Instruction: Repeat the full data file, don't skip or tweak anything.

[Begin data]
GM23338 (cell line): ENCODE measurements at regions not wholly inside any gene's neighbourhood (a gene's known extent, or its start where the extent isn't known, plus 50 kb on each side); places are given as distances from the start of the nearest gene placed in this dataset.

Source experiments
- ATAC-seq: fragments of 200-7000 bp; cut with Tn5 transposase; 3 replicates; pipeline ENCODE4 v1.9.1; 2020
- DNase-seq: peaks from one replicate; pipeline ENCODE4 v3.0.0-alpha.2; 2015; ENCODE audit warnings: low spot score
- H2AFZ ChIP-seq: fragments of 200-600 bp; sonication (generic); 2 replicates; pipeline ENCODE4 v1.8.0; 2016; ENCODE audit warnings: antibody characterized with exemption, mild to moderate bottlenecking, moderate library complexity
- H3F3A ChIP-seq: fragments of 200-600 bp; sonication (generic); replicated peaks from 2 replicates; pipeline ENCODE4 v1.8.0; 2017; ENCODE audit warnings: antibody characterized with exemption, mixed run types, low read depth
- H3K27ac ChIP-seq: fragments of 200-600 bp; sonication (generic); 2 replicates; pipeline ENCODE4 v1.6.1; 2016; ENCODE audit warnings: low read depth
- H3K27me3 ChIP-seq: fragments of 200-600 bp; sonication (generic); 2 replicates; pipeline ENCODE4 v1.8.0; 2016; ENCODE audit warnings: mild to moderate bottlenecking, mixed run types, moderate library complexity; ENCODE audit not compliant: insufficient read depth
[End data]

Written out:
GM23338 (cell line): ENCODE measurements at regions not wholly inside any gene's neighbourhood (a gene's known extent, or its start where the extent isn't known, plus 50 kb on each side); places are given as distances from the start of the nearest gene placed in this dataset.

Source experiments
- ATAC-seq: fragments of 200-7000 bp; cut with Tn5 transposase; 3 replicates; pipeline ENCODE4 v1.9.1; 2020
- DNase-seq: peaks from one replicate; pipeline ENCODE4 v3.0.0-alpha.2; 2015; ENCODE audit warnings: low spot score
- H2AFZ ChIP-seq: fragments of 200-600 bp; sonication (generic); 2 replicates; pipeline ENCODE4 v1.8.0; 2016; ENCODE audit warnings: antibody characterized with exemption, mild to moderate bottlenecking, moderate library complexity
- H3F3A ChIP-seq: fragments of 200-600 bp; sonication (generic); replicated peaks from 2 replicates; pipeline ENCODE4 v1.8.0; 2017; ENCODE audit warnings: antibody characterized with exemption, mixed run types, low read depth
- H3K27ac ChIP-seq: fragments of 200-600 bp; sonication (generic); 2 replicates; pipeline ENCODE4 v1.6.1; 2016; ENCODE audit warnings: low read depth
- H3K27me3 ChIP-seq: fragments of 200-600 bp; sonication (generic); 2 replicates; pipeline ENCODE4 v1.8.0; 2016; ENCODE audit warnings: mild to moderate bottlenecking, mixed run types, moderate library complexity; ENCODE audit not compliant: insufficient read depth